Re: [sixties-l] Vietnam memorial and flags

From: Jeffrey Blankfort (
Date: Thu Jun 29 2000 - 00:01:01 CUT

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    Do Americans love their country more than the Italians love Italy, more
    than the French love France, more than the Germans love Germany, more
    than the Mexicans love Mexico, etc.? I don't think there is any evidence
    of this, yet when it comes to the flag, millions of Americans are
    unique in their desire to wrap themselves in it. When traveling in
    countries whose histories and traditions are far older than ours, and
    the awareness of their citizens of those histories is far greater than
    what you find in the US, the flying of flags is reserved for government
    buildings. Period. What this suggests to me is on one hand, a certain
    insecurity among Americans about their national identity and on the
    other, a belief that this country and "American way of life" is better
    than any other. This is a prescription for a bad ending.

    It occured to me today, listening to a discussion on the superiority of
    proportional represenation, such as we find in Europe, over our
    basically undemocratic, unrepresentative winner-take-all system, that
    had we proportional representation, which I personally favor, in this
    country, that there is a great likelihood of a fascist, right-wing party
    gaining power than a party of the left.

    Jeff Blankfort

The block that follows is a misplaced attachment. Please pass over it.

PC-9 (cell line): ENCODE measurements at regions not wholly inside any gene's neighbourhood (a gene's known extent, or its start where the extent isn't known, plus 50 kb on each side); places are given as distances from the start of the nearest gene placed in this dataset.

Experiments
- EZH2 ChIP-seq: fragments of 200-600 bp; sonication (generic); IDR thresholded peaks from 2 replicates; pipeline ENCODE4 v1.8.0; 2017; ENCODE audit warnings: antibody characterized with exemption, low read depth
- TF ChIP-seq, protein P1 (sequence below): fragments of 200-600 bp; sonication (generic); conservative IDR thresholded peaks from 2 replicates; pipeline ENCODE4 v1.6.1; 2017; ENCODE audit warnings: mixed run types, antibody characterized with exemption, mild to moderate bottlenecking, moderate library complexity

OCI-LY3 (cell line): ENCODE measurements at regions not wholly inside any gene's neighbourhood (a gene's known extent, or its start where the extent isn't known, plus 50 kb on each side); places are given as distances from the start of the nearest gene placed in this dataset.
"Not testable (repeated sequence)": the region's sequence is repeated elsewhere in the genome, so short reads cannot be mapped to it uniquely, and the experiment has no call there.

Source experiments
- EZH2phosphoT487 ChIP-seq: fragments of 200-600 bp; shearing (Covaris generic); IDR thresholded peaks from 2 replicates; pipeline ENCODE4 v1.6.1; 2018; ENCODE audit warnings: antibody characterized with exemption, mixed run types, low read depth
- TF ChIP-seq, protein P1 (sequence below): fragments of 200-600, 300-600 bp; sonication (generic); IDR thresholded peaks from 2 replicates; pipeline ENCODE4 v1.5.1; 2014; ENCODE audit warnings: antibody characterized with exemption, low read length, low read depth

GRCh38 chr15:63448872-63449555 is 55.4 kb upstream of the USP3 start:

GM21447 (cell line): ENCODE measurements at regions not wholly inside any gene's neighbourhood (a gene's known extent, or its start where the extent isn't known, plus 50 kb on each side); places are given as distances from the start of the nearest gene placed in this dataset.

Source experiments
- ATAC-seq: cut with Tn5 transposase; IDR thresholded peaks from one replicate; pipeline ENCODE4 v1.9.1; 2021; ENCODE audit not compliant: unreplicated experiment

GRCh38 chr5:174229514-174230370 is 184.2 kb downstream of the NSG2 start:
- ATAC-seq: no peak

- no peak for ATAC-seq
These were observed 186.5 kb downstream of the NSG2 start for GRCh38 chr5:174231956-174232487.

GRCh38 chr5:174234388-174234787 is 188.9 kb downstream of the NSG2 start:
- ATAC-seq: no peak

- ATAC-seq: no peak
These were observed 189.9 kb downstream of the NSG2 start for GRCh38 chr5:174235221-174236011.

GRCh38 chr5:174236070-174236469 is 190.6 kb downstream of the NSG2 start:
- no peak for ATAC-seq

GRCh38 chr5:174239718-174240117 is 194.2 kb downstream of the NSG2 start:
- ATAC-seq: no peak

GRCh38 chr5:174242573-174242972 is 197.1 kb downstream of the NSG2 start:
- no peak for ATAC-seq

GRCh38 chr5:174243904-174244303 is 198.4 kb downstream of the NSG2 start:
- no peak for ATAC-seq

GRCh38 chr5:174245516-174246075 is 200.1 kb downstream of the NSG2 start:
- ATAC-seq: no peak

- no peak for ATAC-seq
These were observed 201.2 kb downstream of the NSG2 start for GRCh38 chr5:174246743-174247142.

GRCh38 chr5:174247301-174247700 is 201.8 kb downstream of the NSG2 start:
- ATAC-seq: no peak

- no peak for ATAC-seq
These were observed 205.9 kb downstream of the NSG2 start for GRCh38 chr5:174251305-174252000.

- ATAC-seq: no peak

Carrol Cox wrote:
    > Concerning the flag. I think a good way to view the debate is to
    > consider what the U.S looks like from inside, and what it looks
    > like from the viewpoint of the rest of the world. From *inside*,
    > the U.S. (at least for most of its population) is rather better than
    > was Hitler's Germany for the mass of the Germans. But from
    > the *outside* the U.S. today is a far greater menace to the very
    > survival of the human species than Hitler had ever been. Now the
    > Germans didn't have the freedom to oppose what their flag
    > stood for -- we do. So those of us who *know* what the U.S.
    > flag represents -- genocide and horror -- have an obligation to
    > make that knowledge known. So we should not in any way
    > honor that (in the words of e.e. cummings's Olaf) flag.
    > But somehow I think we have to do it with launching moral
    > attacks on that majority of our fellow citizens who don't (yet)
    > agree with us. So while I am quite opposed to Joe Mcdonald's
    > position that we should somehow honor that flag, I think in
    > figuring out how to disohonor it we have to take into account
    > the everyday response to it of our fellow citizens.

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